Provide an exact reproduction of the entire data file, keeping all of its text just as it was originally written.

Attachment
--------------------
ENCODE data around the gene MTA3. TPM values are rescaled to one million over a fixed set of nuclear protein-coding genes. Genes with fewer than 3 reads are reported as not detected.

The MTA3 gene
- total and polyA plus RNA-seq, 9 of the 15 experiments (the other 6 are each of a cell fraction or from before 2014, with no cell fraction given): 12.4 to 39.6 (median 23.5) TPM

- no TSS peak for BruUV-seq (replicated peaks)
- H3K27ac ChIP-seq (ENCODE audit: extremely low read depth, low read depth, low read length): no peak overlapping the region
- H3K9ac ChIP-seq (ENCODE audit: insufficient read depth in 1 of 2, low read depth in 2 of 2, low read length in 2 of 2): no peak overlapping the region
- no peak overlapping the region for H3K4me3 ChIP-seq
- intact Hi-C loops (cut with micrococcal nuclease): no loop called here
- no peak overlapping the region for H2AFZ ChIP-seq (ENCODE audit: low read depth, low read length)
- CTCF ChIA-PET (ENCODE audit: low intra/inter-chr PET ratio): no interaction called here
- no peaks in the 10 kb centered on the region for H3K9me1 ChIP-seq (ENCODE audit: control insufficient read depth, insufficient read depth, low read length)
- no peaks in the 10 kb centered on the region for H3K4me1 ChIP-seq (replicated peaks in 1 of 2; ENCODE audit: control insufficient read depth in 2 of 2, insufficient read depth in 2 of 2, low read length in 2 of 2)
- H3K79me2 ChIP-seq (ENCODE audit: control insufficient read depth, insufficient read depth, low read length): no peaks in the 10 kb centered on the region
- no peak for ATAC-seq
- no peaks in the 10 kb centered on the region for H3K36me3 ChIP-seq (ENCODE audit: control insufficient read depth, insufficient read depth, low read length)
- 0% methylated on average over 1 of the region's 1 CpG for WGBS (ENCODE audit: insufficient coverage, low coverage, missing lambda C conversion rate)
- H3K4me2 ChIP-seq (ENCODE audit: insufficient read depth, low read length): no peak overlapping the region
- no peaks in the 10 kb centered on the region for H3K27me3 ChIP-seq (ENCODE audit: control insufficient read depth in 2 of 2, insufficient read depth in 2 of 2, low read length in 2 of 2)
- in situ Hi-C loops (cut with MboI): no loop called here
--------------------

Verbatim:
ENCODE data around the gene MTA3. TPM values are rescaled to one million over a fixed set of nuclear protein-coding genes. Genes with fewer than 3 reads are reported as not detected.

The MTA3 gene
- total and polyA plus RNA-seq, 9 of the 15 experiments (the other 6 are each of a cell fraction or from before 2014, with no cell fraction given): 12.4 to 39.6 (median 23.5) TPM

- no TSS peak for BruUV-seq (replicated peaks)
- H3K27ac ChIP-seq (ENCODE audit: extremely low read depth, low read depth, low read length): no peak overlapping the region
- H3K9ac ChIP-seq (ENCODE audit: insufficient read depth in 1 of 2, low read depth in 2 of 2, low read length in 2 of 2): no peak overlapping the region
- no peak overlapping the region for H3K4me3 ChIP-seq
- intact Hi-C loops (cut with micrococcal nuclease): no loop called here
- no peak overlapping the region for H2AFZ ChIP-seq (ENCODE audit: low read depth, low read length)
- CTCF ChIA-PET (ENCODE audit: low intra/inter-chr PET ratio): no interaction called here
- no peaks in the 10 kb centered on the region for H3K9me1 ChIP-seq (ENCODE audit: control insufficient read depth, insufficient read depth, low read length)
- no peaks in the 10 kb centered on the region for H3K4me1 ChIP-seq (replicated peaks in 1 of 2; ENCODE audit: control insufficient read depth in 2 of 2, insufficient read depth in 2 of 2, low read length in 2 of 2)
- H3K79me2 ChIP-seq (ENCODE audit: control insufficient read depth, insufficient read depth, low read length): no peaks in the 10 kb centered on the region
- no peak for ATAC-seq
- no peaks in the 10 kb centered on the region for H3K36me3 ChIP-seq (ENCODE audit: control insufficient read depth, insufficient read depth, low read length)
- 0% methylated on average over 1 of the region's 1 CpG for WGBS (ENCODE audit: insufficient coverage, low coverage, missing lambda C conversion rate)
- H3K4me2 ChIP-seq (ENCODE audit: insufficient read depth, low read length): no peak overlapping the region
- no peaks in the 10 kb centered on the region for H3K27me3 ChIP-seq (ENCODE audit: control insufficient read depth in 2 of 2, insufficient read depth in 2 of 2, low read length in 2 of 2)
- in situ Hi-C loops (cut with MboI): no loop called here